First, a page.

The management of capacity has always been a contentious area of production planning. This page is intended to provide a brief background, covering the key elements and developments since the appearance of the forerunners of today’s ERP systems in the nineteen-seventies.
Capacity Requirements Planning (CRP)
The earliest systems conforming to the Manufacturing Resource Planning (MRPII) model employed the CRP approach. The mechanism is in fact relatively simple. CRP looks at all production orders and planned orders from MRP, calculating start and finish dates for each operation using either a ‘backward’ pass from order due date or ‘forward’ pass from today or the order start date. It then accumulates planned time by work centre by period and reports the totals for planners to address mismatches between load and capacity.
Some of the time elements in the routing for each item are determined within the process definition – set-up time, run time and possibly some waiting allowance after completion of an operation (to allow, for example, for cooling). Obviously, the calculation of operation dates also has to allow some time for movement. In the days of the earliest systems, the approach was aimed primarily at large businesses with large manufacturing sites and so movement from one work centre to another had to be scheduled as it could take a significant amount of time, typically held in a matrix within the system.
Even this is insufficient allowance since no plan can be based upon the assumption that an order arriving at a work centre will start work immediately upon arrival. The system has to allow for some time spent queuing at a work centre so the packages hold a queue allowance field on each work centre record. These have to be established by planners – who should be able to recognise the likely length of queue at each work centre. Those that are heavily loaded are more likely to have lots of orders waiting to be worked on and so should perhaps have a longer queue allowance defined. Of course, when setting the operation dates the CRP logic allows for all orders to arrive ahead of the planned start date and uses the queue allowance for this. If we plan to have a 12-hour queue at a work centre, then all orders will be planned to arrive 12 hours early and there will be a 12-hour queue. The queue allowance is a self-fulfilling prophecy.
Since each order has been planned independently (no effort has been made to allocate the available capacity), then some work centres are, inevitably, overloaded at times. Because a CRP system takes no action other than to report overloads the approach this approach has often been quoted as being based on infinite capacity. It is often referred to as ‘infinite planning’.
Its detractors claimed that MRPII systems were based around infinite capacity and the approach was therefore wholly invalid. Its proponents argued that MRPII was in no way based on anything as ludicrous as infinite capacity. They pointed out that CRP systems warned of overloads specifically so that planners would take steps to maintain a valid plan – that is, one which recognises the finite capacity of manufacturing resources. They also argued that presenting information to planners who could use judgement was better practice than trying to define rules within a system and effectively trusting our futures to some clever ‘black box.’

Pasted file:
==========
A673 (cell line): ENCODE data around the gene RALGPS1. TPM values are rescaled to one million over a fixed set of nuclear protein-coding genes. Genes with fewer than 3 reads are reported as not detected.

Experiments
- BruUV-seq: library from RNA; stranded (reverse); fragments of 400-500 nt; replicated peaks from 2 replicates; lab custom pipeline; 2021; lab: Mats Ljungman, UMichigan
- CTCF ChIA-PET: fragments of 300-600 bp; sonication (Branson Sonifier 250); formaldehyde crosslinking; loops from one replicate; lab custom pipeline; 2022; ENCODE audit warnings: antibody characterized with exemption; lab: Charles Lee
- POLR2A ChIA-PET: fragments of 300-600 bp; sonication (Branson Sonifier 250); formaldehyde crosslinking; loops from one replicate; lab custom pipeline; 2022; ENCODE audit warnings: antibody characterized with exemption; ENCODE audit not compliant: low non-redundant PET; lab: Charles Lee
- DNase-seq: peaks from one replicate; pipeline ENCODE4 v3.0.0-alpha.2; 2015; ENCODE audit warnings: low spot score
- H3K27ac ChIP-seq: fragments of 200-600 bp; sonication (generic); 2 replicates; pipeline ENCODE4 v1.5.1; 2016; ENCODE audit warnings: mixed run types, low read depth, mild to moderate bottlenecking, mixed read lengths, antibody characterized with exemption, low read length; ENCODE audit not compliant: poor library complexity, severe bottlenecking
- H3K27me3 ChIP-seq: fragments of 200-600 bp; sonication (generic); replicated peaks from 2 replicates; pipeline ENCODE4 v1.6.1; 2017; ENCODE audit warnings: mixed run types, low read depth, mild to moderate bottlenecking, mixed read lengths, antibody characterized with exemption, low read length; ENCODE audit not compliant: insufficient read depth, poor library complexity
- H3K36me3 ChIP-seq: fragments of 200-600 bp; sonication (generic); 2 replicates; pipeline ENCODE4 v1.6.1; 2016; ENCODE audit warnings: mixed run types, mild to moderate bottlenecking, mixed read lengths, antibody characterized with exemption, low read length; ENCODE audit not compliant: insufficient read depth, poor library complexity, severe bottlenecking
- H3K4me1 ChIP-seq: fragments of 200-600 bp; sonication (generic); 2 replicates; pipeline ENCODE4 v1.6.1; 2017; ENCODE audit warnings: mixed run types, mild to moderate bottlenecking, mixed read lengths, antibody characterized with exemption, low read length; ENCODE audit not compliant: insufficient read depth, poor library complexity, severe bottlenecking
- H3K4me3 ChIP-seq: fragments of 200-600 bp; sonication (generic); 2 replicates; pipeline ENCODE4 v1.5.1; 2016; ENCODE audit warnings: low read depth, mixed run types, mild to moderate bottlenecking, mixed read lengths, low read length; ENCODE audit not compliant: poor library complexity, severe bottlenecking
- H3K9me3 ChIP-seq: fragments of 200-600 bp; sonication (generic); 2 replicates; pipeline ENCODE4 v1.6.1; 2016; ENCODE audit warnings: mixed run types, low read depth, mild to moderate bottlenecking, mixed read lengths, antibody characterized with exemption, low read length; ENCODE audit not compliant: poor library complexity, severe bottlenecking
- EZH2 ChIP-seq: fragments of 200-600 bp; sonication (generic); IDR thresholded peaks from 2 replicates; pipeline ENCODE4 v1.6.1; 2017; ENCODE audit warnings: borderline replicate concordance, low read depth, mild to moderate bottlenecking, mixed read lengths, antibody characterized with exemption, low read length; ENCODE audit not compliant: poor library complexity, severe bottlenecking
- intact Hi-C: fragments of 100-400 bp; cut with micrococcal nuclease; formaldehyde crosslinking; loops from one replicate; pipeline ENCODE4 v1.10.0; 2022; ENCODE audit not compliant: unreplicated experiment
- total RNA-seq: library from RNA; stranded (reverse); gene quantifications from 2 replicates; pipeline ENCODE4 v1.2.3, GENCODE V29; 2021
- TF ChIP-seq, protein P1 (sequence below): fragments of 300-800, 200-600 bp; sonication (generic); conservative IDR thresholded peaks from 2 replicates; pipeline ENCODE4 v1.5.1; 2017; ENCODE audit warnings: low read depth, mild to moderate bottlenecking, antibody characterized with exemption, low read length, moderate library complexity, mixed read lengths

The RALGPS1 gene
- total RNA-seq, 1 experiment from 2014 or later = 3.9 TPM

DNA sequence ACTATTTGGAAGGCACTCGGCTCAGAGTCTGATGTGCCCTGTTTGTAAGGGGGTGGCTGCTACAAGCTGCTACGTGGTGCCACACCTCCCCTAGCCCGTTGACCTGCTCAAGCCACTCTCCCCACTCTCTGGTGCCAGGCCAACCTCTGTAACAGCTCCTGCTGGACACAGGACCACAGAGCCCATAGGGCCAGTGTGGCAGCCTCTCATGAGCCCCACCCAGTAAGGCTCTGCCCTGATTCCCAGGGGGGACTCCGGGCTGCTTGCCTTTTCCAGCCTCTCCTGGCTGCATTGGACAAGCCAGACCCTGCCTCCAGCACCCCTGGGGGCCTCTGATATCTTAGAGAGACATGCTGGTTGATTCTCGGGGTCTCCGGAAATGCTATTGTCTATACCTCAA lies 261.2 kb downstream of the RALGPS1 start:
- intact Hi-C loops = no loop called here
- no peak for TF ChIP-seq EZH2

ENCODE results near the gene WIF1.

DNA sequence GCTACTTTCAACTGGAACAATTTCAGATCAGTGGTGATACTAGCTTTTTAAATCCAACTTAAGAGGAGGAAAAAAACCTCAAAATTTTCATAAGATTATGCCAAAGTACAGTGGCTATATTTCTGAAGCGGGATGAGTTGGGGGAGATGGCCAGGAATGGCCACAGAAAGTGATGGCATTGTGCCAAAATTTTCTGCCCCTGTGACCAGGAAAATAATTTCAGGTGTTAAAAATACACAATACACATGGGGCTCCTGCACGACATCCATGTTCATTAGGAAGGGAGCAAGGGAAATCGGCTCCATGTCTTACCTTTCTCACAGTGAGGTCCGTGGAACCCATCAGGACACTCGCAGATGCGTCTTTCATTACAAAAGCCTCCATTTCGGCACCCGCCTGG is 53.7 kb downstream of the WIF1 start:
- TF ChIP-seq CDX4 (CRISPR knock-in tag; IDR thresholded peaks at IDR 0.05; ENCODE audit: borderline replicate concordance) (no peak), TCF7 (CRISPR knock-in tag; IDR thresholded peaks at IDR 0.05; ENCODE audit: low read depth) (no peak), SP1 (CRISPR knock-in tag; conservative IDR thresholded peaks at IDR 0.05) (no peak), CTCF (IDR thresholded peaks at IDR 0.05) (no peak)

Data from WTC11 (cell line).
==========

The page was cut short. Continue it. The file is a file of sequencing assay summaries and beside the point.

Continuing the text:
The finite camp came back and argued that MRP is based around fixed lead times for items when in fact lead times are anything but fixed. They are wholly dependent upon the workload of the plant and the nature of the work at any particular time. To avoid too much contention planners had to build excessive queuing allowances into the lead times used by MRP. This in turn extended lead times to market and increased the level of work-in-progress, which in turn led to even more contention. Lead times, they said, are like queue allowances; they are self-fulfilling prophecies. (And, of course, in this they were absolutely correct!)
Some software companies, as the processing power of computers increased, began to develop capacity management systems based around finite capacity. This, of course, required a fundamentally different approach. Where infinite CRP simply accumulated times against a work centre, a finite approach had to identify when a particular order would be using each work centre and this required some logic to determine which order took priority in the event of contention.
Finite planning thus required some form of ‘forward pass’ scheduling whereby for each work centre the system looked at the orders waiting for this resource and decided which should be processed first. The system then performed this task for all the other work centres and looked ahead to the next time any of these work centres would be available. It then identified which orders would be in the queue at that work centre at that time and decided which should be the next to be worked on. It ran through this process for all the work to be carried out and generated schedules (‘dispatch lists’ or ‘work-to’ lists) for each work centre.
Some system providers fell into one camp or the other whilst others offered both approaches. IBM, whose COPICS product had been the forerunner of the standard MRPII approach, offered CAPOSS (Capacity Management and Operation Sequencing System) as an alternative to the capacity module in their own package, or a as a ‘bolt-on’ to other business systems.
Of course, the difference at the end of all this was that where we had an unachievable plan and CRP produced graphs showing overloads, the finite systems showed no overloads (if this were possible given the demand), but reported that unfortunately some orders were inevitably going to be completed late. Textbook MRPII followers argued that both systems lead, in reality, to the same thing – an action on a human planner to go away and sort out the problem. This could involve a complete change in the manufacturing plan or may simply involve a few extra hours capacity which can be achieved through overtime. (Or may necessitate some movement of work from one piece of plant to another, or perhaps to a sub-contractor.)